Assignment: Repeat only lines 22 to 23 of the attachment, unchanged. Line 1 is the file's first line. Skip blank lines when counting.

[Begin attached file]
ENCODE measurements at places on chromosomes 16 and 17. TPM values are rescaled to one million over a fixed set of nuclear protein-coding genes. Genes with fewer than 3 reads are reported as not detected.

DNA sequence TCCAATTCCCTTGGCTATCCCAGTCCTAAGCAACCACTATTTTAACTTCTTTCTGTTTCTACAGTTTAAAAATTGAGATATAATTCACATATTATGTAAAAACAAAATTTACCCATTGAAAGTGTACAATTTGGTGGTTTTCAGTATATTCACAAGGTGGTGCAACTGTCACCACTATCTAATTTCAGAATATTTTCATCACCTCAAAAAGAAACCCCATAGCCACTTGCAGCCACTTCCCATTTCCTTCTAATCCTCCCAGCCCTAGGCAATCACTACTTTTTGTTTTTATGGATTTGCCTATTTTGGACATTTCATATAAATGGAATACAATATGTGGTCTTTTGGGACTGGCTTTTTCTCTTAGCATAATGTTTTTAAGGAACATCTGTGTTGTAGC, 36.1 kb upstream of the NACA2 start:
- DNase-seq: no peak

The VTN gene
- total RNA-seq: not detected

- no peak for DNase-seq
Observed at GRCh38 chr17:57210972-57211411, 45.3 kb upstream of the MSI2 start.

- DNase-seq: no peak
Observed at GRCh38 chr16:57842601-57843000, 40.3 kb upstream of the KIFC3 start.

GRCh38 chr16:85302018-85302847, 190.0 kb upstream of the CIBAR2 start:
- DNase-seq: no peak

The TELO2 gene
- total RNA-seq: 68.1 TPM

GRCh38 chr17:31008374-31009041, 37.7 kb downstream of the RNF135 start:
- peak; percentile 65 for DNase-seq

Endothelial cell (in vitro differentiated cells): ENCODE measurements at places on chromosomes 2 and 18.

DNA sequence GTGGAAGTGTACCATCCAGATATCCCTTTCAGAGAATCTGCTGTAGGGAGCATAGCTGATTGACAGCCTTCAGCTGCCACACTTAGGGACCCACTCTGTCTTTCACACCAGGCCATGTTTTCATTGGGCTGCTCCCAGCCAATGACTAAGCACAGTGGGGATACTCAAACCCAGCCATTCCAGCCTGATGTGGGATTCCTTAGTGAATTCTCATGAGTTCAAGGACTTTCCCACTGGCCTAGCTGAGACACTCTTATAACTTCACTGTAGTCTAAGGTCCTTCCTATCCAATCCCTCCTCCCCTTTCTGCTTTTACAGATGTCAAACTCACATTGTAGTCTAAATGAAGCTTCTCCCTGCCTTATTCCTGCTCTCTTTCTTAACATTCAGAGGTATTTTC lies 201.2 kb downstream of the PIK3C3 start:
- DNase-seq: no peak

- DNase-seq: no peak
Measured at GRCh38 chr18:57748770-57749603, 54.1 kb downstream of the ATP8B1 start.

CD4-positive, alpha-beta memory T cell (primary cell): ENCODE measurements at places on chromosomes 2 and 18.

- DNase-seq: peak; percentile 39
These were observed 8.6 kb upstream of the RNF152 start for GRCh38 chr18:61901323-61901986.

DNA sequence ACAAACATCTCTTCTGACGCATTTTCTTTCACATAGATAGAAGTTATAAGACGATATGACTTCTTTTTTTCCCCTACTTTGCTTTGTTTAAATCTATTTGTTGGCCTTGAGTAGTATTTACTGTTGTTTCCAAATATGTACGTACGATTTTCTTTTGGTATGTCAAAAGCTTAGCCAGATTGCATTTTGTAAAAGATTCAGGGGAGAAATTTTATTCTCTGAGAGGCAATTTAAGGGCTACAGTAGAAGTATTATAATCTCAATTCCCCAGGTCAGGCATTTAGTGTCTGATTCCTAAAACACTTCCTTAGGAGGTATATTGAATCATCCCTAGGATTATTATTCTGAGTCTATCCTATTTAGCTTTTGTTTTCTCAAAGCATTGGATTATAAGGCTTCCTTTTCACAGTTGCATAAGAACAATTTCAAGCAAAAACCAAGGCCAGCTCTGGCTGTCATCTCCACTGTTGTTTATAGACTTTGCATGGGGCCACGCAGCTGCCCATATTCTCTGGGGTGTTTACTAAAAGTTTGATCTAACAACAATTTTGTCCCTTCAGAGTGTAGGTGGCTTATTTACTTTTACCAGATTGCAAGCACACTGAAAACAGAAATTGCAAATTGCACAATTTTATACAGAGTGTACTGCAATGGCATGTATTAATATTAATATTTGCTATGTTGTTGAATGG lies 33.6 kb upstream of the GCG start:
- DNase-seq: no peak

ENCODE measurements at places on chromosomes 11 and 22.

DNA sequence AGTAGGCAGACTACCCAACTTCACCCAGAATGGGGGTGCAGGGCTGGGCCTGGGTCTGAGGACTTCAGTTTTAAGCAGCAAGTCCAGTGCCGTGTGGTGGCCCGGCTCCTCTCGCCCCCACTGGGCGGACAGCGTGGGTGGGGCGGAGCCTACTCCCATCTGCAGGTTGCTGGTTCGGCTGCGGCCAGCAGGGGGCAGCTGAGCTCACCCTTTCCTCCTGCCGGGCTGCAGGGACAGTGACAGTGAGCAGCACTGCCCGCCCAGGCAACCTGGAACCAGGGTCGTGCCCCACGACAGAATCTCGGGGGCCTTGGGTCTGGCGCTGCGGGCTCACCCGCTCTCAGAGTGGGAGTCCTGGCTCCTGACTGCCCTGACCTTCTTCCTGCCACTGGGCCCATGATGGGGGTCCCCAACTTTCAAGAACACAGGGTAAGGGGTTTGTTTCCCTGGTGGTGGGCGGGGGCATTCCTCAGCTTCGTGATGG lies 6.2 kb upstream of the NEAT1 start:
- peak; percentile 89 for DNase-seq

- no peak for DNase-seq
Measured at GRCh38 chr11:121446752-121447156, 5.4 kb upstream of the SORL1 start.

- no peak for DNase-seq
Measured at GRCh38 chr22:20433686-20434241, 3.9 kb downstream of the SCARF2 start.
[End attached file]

- DNase-seq: peak; percentile 39
These were observed 8.6 kb upstream of the RNF152 start for GRCh38 chr18:61901323-61901986.